Saul Alinsky’s Moment?


The Jewish world has never trumpeted its connection to the late Saul Alinsky, the father of modern community organizing. Maybe it’s because his methods — he called his signature work “Rules for Radicals” — have long been controversial. He’s still a target, drawing contempt from Newt Gingrich and Sarah Palin decades after his death.

Yet Alinsky’s legacy is coming home. On April 29 and 30, a new group, JOIN for Justice, debuted at a conference it hosted, which it called the first Jewish community organizing summit. And JOIN itself, whose acronym stands for Jewish Organizing Institute and Network, was created late last year to train Jewish groups in community organizing, or the work of supporting a group of people creating social change.

“There’s an inherent risk in billing this as ‘organizing,’” said Jordan Namerow, a communications consultant for JOIN who is also a writer at the American Jewish World Service. “We’re trying to de-stigmatize” the term.

JOIN is not only unafraid to stake its existence on the phrase, but also insists on its value far beyond the Reform movement and social justice efforts with which Jewish community organizing is typically associated.

“These tools are not just for social justice organizers,” said Karla Van Praag, JOIN’s executive director. “Organizing can be a general principle for how the Jewish community functions.”

The conference attracted about 230 attendees to Hebrew Union College-Jewish Institute of Religion’s downtown flagship, where for two days they scribbled in notebooks during seminars, nibbled on fruit and nuts, and curled up in oversized chairs to exchange war stories and shrieks of laughter over lunch.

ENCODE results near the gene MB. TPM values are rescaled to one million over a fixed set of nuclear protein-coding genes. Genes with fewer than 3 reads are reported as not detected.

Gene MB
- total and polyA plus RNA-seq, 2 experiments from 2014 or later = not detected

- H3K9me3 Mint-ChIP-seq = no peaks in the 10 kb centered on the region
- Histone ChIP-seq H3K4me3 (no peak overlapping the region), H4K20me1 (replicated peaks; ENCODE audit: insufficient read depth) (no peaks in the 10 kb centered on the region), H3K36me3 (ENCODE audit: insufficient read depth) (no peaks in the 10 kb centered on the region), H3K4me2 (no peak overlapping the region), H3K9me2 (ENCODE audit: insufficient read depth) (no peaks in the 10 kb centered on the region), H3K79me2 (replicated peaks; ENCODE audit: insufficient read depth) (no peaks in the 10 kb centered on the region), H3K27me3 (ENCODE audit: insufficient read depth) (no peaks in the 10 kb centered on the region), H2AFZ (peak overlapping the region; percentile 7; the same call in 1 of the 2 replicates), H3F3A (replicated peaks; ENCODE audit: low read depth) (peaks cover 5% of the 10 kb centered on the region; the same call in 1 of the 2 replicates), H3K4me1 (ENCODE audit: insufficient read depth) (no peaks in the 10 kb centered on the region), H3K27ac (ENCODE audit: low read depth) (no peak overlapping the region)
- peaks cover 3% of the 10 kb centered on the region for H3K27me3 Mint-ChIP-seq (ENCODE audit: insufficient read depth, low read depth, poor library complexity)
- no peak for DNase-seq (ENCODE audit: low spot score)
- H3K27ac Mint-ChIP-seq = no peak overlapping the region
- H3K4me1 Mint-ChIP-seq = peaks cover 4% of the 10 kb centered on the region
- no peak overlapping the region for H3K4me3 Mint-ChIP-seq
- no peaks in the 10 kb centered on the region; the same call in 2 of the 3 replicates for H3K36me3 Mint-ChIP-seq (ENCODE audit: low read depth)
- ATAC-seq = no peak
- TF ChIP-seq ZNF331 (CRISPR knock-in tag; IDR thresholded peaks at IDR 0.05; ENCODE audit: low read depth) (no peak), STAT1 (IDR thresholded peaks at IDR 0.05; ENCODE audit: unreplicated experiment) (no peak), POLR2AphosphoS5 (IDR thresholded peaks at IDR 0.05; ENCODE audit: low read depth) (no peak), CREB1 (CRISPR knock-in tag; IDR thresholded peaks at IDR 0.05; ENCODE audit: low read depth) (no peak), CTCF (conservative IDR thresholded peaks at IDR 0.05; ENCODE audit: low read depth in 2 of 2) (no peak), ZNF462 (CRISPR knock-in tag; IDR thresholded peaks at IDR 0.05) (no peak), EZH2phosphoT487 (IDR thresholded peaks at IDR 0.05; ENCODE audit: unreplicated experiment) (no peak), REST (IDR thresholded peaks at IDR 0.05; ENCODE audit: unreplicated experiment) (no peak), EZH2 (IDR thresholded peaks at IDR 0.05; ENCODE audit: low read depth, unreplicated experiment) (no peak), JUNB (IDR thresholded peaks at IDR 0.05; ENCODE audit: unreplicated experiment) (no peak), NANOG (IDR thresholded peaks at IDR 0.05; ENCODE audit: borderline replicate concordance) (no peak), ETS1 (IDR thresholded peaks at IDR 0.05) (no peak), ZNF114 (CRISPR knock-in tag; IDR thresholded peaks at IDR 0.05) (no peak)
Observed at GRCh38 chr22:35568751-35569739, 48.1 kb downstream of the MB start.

They attended such workshops as “Is Online Organizing BS? Why We Should Give it a Second Look,” “Creative Ritual in Action” and “Strategic Lessons of Running National Campaigns,” and reveled in the connection to others who share their concerns and dreams.

“There are other people out there thinking the things I’m thinking!” said Melissa Nunes-Harwitt, who wants to bring what she learned at the summit to her Orthodox synagogue and to the broader Jewish community of upstate Rochester. “Someday, I’m going to be able to say, ‘I was at that first conference.’”

A registered nonprofit, the new group emerged as the result of a merger between a year-long organizing fellowship for young adults, the Jewish Organizing Initiative, and the Seminary Leadership project, a training and internship program for rabbis, cantors and educators housed at Bend the Arc. (Until a month ago, Bend the Arc was known as Progressive Jewish Alliance & Jewish Funds for Social Justice.) Bend the Arc, Repair the World and the Cummings and Dorot foundations are JOIN’s major financial supporters.

About 30 percent of the summit’s participants were enrolled in JOIN’s own programs, while the rest hailed from a range of organizations that reflected organizing’s steady march across the Jewish community, Van Praag said. Fees paid by attendees for its trainings already generate 15 percent of JOIN’s revenue, and Van Praag sees that number rising as demand grows. The summit itself covered its costs, and might become an annual event, she added.